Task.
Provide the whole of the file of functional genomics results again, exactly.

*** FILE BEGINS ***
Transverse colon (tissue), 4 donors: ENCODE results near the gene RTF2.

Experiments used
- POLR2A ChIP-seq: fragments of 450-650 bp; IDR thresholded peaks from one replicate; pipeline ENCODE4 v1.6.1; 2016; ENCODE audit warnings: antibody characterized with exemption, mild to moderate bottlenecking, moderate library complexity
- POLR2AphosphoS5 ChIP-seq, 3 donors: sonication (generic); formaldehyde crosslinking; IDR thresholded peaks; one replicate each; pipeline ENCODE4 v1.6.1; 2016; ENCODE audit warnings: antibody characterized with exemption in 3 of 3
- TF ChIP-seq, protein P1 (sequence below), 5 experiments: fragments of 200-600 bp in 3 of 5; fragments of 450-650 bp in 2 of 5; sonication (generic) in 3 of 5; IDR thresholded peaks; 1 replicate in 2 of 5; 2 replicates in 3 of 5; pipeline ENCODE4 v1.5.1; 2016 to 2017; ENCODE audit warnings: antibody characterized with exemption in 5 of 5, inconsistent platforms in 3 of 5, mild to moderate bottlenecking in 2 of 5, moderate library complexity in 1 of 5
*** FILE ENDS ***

Transverse colon (tissue), 4 donors: ENCODE results near the gene RTF2.

Experiments used
- POLR2A ChIP-seq: fragments of 450-650 bp; IDR thresholded peaks from one replicate; pipeline ENCODE4 v1.6.1; 2016; ENCODE audit warnings: antibody characterized with exemption, mild to moderate bottlenecking, moderate library complexity
- POLR2AphosphoS5 ChIP-seq, 3 donors: sonication (generic); formaldehyde crosslinking; IDR thresholded peaks; one replicate each; pipeline ENCODE4 v1.6.1; 2016; ENCODE audit warnings: antibody characterized with exemption in 3 of 3
- TF ChIP-seq, protein P1 (sequence below), 5 experiments: fragments of 200-600 bp in 3 of 5; fragments of 450-650 bp in 2 of 5; sonication (generic) in 3 of 5; IDR thresholded peaks; 1 replicate in 2 of 5; 2 replicates in 3 of 5; pipeline ENCODE4 v1.5.1; 2016 to 2017; ENCODE audit warnings: antibody characterized with exemption in 5 of 5, inconsistent platforms in 3 of 5, mild to moderate bottlenecking in 2 of 5, moderate library complexity in 1 of 5